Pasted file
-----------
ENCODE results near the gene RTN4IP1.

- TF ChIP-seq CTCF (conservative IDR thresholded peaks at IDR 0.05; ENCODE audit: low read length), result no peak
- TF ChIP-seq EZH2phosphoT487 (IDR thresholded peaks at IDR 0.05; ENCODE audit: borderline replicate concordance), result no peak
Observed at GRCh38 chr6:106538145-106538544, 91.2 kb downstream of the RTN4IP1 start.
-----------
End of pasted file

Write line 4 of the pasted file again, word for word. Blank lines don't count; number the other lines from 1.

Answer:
Observed at GRCh38 chr6:106538145-106538544, 91.2 kb downstream of the RTN4IP1 start.